Connector for articulated hydrocarbon fluid transfer arm
A hydrocarbon transfer system includes a first structure carrying an articulated arm, having at a free end a first connector part, and a vessel having a second connector part, each connector part including a coupling member. The coupling member of the first connector part supporting at least one fluid duct on its exterior, which duct can be placed into sealing engagement with a fluid duct on the vessel along respective sealing faces, and a locking member for locking the coupling members together. The fluid duct on the vessel has a substantially horizontally directed first and second duct section. The first duct section is connected to piping on the vessel. The second duct section is connected to the fluid duct on the coupling member of the first connector part, the first and second duct sections being mutually connected.
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The invention relates to a hydrocarbon transfer system, comprising a first structure carrying an articulated arm having at the free end a first connector part, and a vessel comprising a second connector part for releasably interconnecting hydrocarbon fluid ducts on the structure and on the vessel.
U.S. Pat. No. 6,343,620 discloses a transfer device between a jib including at least one pipe section fixed to the jib and a coupling comprising a system of concertina or deformable diamond-shaped type articulated pipe segments. The known structure is relatively complex and cannot transmit any mooring forces to couple a vessel, such as an oil tanker, in a constant relative position with respect to a platform 10 carrying the crane.
From U.S. Pat. No. 5,363,789, in the name of the applicant, a connector system is known for connecting the risers on a submerged riser supporting buoy to the bottom of a turret of a weathervaning vessel. In the known mooring system, the mooring lines are attached to the riser supporting buoy, which is pulled via a cable running through the turret against the bottom of the turret. Upon coupling, the sealing faces of the risers can be withdrawn below the contact surface of the riser supporting buoy and the turret. Through hydraulic actuation, the moveable riser ends can be extended in the length direction of the risers after attaching the buoy to the turret to warrant a fluid tight coupling.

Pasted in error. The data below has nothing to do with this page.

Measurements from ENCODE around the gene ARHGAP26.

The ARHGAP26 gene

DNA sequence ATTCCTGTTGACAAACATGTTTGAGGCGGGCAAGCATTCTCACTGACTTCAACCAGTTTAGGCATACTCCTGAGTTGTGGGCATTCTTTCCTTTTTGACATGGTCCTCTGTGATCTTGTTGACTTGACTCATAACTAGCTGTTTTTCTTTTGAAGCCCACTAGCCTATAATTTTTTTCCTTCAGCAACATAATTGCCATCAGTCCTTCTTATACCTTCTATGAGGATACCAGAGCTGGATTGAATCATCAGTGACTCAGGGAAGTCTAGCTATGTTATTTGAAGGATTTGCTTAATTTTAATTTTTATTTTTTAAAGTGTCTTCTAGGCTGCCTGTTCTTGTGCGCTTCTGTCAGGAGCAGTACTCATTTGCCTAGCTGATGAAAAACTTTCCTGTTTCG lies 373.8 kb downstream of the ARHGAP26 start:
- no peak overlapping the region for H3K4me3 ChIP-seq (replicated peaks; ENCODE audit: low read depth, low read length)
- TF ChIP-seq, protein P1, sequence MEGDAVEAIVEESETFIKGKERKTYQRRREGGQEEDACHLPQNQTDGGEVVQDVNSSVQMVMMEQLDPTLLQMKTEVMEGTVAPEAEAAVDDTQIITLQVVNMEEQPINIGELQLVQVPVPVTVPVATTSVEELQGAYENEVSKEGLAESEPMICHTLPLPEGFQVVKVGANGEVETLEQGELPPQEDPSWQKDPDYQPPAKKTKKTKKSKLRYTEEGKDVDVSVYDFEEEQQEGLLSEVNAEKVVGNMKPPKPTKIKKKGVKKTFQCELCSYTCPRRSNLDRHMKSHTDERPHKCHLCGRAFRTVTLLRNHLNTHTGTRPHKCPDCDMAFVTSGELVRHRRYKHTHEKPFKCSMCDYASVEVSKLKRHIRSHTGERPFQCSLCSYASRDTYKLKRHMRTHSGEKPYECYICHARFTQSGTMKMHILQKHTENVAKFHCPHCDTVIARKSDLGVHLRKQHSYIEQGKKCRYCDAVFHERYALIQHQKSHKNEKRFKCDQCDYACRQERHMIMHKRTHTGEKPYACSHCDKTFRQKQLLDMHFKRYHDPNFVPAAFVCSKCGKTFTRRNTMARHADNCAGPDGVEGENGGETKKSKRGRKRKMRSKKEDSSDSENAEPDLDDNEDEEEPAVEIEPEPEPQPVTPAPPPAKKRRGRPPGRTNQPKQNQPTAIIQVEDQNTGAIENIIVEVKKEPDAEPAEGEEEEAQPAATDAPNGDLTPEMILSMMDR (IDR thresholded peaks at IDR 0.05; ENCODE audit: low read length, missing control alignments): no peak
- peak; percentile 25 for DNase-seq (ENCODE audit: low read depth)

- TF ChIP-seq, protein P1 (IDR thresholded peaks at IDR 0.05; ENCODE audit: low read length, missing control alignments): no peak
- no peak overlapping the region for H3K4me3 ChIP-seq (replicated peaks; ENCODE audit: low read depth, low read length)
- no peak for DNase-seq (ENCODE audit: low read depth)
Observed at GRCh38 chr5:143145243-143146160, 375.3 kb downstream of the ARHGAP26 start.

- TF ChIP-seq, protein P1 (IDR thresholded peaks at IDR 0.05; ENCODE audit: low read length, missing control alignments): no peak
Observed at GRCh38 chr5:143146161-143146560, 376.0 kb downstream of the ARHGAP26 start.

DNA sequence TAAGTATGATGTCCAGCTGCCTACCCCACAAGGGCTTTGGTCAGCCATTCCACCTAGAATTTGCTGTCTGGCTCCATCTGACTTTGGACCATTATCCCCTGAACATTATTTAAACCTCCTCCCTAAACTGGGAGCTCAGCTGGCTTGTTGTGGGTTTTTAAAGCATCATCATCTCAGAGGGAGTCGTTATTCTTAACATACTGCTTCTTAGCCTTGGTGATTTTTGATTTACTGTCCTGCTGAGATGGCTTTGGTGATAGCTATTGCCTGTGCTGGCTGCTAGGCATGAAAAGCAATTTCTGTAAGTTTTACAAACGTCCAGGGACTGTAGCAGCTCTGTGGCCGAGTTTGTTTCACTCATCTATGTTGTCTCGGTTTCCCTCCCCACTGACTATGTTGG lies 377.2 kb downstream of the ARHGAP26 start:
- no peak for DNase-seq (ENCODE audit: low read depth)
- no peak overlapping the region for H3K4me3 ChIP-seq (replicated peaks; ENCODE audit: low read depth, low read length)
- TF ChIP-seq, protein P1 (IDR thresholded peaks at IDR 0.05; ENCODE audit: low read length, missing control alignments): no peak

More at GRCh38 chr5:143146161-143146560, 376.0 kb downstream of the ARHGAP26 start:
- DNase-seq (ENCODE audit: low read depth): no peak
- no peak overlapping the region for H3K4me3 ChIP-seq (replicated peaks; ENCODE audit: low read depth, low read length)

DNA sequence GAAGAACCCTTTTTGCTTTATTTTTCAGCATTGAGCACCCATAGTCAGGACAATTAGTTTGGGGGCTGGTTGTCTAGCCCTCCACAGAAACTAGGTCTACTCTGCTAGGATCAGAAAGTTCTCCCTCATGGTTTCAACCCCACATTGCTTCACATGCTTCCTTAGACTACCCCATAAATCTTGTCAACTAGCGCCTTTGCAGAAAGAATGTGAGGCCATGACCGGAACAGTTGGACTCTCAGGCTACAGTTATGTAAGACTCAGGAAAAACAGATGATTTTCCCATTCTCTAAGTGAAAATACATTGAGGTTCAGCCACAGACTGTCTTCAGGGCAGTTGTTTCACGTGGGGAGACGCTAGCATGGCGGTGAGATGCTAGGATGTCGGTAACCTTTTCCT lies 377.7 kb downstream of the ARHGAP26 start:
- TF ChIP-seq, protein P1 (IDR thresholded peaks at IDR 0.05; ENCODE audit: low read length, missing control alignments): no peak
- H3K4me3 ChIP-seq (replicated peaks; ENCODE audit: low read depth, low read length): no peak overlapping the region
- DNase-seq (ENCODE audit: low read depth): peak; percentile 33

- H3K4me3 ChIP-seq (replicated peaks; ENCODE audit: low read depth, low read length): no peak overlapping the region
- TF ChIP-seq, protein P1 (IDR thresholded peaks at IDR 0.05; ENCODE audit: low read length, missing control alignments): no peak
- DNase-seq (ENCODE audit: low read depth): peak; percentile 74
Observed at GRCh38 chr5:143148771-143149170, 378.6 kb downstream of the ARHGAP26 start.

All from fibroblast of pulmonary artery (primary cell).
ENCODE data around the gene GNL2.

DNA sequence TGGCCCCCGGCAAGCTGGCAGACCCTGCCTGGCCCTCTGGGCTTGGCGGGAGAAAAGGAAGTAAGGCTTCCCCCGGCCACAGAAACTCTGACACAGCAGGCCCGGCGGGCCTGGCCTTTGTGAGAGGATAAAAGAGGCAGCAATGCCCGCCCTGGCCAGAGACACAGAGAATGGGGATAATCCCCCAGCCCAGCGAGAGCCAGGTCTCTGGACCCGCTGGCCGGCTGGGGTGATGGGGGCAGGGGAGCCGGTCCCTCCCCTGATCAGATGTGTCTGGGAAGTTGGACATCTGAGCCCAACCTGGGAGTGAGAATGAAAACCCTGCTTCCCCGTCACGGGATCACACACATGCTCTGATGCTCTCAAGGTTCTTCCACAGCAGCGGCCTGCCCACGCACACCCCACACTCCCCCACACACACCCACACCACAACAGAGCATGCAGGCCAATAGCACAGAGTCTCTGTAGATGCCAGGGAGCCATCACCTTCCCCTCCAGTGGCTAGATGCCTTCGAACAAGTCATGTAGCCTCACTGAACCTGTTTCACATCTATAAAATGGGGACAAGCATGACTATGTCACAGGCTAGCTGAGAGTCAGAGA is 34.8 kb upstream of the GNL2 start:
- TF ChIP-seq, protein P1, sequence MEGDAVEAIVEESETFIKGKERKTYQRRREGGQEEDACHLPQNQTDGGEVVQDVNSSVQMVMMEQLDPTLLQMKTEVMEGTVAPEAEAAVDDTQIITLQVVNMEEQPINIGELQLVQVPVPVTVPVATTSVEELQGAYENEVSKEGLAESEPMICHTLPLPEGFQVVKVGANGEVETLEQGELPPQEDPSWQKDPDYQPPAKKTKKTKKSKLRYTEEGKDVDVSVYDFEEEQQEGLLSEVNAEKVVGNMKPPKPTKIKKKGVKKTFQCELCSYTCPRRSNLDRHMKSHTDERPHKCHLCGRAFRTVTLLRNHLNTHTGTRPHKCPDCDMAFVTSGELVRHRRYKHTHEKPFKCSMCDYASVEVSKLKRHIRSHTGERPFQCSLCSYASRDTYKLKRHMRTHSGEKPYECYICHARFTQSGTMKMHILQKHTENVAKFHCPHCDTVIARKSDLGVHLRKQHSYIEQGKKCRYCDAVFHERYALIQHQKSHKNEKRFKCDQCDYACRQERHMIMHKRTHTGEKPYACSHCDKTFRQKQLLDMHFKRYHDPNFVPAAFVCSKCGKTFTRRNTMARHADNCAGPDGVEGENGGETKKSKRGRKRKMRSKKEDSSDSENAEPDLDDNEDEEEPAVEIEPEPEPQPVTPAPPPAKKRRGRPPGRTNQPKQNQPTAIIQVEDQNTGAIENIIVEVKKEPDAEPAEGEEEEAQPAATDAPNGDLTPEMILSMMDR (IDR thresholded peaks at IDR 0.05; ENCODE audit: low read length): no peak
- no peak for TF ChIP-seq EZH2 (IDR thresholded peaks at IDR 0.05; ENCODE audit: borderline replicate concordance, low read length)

The known riser connecting system has as a disadvantage that the coupling system cannot be accessed easily for maintenance or repair purposes.
Furthermore, the known is system is not suitable for loading or offloading via an articulated arm to shore or to another offshore construction such as a platform or tower-supported construction.
It is an object of the present invention to provide a loading and offloading system of relatively simple design, which can be used for mooring a vessel to a structure and for loading and offloading hydrocarbon fluids such as oil, gas, compressed gas or LNG via the articulated arm.
It is a further object of the present invention to provide a loading and offloading system through which multiple fluid ducts, for instance supplying different fluids at different temperatures or pressures, can be simultaneously connected and disconnected in a rapid an reliable manner.
It is a particular object of the present invention to provide a LNG hydrocarbon transfer and mooring system.
It is again another object of the present invention to provide a transfer system in which the connector parts are easily accessible for maintenance and/or repair.